But for now, we’ll safely shop at the first nationally certified organic grocer in the US, Whole Foods, right? Surely we can trust them with our health.
Not so fast there. As this video will show, Whole Foods doesn’t seem to have such a problem with GMOs as we would like to think.
EDIT – Youtube “flagged this video as inappropriate” so you can no longer view it above. However, here’s another link for you. Obviously, someone doesn’t want us watching it. That’s a good clue that we should.
So what’s a person to do?
Personally, I’ve been struggling with this question for a long time. For weeks I did my usual grocery shopping routine and came home discouraged and feeling helplessly out of control. I was so frustrated with the whole food world.
Finally, I decided that stressing over it would probably give me cancer just as quickly as eating GMO contaminated, pesticide, and herbicide ridden food. I had to make a plan, do what I could, and let the rest go.
Here’s my simple approach to purchasing food-
- Grow your own garden. This is ideal, of course, as some of us don’t have that option – or struggle with gardening a lot like my Mom, sister and I did this year. Guess what? I picked my very first vine ripened tomato of the year today – the last day of September. It was awful. But I digress… :)
- Buy everything you can from local farmers you trust. This is the very best option. Not only are you buying close to home and your food will be the freshest, but your farmers care about what they sell you and will tell you what they use and don’t use.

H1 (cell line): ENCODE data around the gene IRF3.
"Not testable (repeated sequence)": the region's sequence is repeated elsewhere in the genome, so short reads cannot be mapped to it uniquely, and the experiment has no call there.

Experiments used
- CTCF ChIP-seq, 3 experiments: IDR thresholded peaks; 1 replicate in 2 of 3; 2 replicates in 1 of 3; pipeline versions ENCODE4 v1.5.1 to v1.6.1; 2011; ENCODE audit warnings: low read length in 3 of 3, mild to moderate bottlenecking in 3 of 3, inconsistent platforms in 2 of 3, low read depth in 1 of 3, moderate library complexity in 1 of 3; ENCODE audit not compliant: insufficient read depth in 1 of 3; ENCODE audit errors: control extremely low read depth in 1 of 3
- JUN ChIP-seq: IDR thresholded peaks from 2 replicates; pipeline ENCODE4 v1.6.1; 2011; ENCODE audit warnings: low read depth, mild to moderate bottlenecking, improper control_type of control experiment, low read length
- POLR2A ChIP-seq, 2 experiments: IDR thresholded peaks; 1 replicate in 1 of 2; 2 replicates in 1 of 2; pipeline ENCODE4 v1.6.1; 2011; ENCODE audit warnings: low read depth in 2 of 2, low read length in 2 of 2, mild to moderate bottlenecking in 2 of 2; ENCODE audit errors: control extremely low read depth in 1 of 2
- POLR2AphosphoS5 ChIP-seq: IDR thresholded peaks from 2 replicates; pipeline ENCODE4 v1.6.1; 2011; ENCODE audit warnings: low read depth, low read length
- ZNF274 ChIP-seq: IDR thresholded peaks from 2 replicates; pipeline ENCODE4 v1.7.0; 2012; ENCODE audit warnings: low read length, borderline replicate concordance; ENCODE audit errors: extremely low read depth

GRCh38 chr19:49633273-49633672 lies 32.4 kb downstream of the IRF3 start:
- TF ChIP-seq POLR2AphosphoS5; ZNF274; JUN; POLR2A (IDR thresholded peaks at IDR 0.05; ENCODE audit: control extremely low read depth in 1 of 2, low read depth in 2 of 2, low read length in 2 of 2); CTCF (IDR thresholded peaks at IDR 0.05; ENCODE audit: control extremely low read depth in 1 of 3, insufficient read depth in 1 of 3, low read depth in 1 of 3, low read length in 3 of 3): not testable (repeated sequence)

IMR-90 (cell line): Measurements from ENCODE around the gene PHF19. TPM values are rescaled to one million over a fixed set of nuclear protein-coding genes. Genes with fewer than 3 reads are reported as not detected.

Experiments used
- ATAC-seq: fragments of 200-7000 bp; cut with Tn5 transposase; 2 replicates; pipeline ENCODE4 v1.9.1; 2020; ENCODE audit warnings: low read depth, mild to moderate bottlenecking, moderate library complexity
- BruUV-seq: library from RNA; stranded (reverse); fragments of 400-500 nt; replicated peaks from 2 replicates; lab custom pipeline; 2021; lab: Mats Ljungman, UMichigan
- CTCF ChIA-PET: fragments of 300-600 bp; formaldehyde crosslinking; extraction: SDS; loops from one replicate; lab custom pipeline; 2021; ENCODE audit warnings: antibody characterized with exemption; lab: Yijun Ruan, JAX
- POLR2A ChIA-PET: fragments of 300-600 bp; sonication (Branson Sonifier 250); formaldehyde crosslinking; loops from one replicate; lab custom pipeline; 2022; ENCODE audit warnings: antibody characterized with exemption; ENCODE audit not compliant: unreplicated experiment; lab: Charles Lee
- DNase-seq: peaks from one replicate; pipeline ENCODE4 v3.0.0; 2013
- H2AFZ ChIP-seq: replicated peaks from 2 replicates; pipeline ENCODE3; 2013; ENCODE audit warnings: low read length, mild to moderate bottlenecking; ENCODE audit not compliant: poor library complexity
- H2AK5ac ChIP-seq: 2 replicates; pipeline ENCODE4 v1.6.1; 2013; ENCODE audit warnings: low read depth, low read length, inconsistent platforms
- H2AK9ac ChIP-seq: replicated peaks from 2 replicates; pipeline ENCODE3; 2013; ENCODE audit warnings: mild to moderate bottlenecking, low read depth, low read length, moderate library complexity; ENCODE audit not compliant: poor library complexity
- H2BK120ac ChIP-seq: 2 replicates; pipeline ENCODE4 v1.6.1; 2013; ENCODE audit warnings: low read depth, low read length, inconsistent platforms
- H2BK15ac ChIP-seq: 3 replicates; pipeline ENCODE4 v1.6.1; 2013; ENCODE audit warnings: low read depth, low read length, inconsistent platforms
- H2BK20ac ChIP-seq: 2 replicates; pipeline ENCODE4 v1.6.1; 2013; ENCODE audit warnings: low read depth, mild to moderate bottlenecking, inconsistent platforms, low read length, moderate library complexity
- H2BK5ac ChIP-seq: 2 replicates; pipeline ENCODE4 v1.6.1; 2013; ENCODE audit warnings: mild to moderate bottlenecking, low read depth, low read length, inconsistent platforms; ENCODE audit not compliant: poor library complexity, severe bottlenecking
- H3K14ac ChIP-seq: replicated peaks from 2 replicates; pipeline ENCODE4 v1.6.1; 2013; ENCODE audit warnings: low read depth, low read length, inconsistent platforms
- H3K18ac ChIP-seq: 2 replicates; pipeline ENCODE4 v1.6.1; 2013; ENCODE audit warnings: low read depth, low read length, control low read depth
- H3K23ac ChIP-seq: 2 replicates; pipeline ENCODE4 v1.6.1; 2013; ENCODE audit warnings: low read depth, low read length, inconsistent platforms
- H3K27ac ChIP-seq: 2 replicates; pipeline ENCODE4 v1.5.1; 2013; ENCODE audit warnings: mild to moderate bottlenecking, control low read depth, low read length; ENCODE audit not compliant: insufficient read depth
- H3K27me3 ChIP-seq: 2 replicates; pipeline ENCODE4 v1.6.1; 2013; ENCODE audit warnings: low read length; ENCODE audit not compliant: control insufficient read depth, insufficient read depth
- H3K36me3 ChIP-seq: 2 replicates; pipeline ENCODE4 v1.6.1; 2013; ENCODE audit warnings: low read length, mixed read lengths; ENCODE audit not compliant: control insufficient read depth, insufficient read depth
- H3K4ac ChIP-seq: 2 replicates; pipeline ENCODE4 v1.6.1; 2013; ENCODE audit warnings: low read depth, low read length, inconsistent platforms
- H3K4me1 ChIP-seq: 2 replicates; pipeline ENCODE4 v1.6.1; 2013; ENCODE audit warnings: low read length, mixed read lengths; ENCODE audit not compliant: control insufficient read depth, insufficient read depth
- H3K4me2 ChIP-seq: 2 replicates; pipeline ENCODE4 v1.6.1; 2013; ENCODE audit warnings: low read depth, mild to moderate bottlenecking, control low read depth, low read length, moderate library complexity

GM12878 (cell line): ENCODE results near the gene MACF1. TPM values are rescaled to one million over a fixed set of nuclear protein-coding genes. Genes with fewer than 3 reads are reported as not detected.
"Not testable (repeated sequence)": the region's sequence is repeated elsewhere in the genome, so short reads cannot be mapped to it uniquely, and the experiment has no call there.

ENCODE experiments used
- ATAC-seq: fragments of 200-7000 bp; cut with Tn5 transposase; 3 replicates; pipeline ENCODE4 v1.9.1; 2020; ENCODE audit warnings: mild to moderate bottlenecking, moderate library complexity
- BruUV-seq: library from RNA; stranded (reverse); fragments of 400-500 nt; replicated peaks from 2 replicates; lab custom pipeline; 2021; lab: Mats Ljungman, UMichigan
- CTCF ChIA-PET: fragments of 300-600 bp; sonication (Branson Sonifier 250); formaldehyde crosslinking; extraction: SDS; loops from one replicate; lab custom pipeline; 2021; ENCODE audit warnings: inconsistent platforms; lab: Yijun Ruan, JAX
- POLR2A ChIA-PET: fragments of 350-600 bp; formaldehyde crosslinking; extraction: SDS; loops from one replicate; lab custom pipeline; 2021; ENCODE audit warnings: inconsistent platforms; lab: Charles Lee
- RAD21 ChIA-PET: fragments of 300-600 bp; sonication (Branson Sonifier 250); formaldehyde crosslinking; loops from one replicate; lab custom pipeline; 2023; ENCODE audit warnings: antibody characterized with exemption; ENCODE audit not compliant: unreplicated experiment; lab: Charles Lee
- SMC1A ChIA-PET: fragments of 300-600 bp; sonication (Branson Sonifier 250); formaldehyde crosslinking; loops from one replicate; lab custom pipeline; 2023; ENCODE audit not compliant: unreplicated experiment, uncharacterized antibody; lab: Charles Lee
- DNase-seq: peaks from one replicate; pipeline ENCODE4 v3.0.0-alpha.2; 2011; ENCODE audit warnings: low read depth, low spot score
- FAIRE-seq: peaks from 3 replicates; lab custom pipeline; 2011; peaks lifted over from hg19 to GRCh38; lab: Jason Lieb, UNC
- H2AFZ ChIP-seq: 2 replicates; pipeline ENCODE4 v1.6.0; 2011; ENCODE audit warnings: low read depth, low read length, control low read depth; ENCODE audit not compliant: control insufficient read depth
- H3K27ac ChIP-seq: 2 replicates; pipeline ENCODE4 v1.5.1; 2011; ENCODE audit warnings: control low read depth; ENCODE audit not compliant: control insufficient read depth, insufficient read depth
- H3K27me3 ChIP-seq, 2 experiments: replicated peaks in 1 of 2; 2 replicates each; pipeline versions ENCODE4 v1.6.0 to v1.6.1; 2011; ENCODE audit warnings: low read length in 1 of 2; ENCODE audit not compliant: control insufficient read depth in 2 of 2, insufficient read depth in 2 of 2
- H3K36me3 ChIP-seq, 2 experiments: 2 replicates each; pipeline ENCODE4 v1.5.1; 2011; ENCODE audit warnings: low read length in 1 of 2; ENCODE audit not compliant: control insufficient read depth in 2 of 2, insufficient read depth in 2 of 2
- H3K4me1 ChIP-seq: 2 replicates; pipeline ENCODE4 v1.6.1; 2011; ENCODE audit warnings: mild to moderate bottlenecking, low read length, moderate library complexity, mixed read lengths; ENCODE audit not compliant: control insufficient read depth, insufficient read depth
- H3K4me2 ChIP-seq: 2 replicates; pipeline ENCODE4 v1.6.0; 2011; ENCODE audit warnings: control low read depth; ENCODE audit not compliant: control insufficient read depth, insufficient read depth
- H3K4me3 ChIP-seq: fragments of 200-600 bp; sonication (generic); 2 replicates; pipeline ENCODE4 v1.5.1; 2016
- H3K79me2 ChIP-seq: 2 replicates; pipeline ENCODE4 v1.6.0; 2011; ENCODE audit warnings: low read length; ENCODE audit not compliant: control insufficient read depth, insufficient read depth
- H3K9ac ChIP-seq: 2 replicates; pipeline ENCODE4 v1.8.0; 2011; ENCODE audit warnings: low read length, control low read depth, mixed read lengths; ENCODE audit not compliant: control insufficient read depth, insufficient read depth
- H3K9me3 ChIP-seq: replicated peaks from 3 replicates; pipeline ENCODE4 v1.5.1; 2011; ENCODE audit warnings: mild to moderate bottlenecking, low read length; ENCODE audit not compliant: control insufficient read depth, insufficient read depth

- Go “as close to home” organic whenever possible. Second best is organic from other countries.
- Avoid buying GMOs! This is getting increasingly difficult as it’s hard to tell what contains GMOs and what doesn’t. However, you can rule out any soy, corn, or wheat that is not organic. Most of these crops grown in the US are genetically modified or contaminated with GMOs. There are growing lists of products that contain GMOs online. Check out the Non-GMO Shopping Guide for more information. Hopefully, Proposition 37 will pass and make it easier for consumers like us to know what we’re buying.
- Be thankful for what we have! I just hopped over to a blog I follow, In Pursuit of More (Living with Just a Little Less), and read a lovely post about food, farmer’s markets and being grateful. Sometimes, when we’re feeling discouraged we just need another perspective to see that we are truly blessed.
If mega food companies feel our protests against their food practices in their wallet, they will change or die. And that’s what we want. By not supporting what we don’t want we are speaking out. We can make a difference. It’s the “worthless pennies” that make a dollar, so too, small steps in the right direction can create great change.
What is your strategy for avoiding harmful additives in your food?
Does it make a difference in how you shop?
Do you have any helpful tips to share?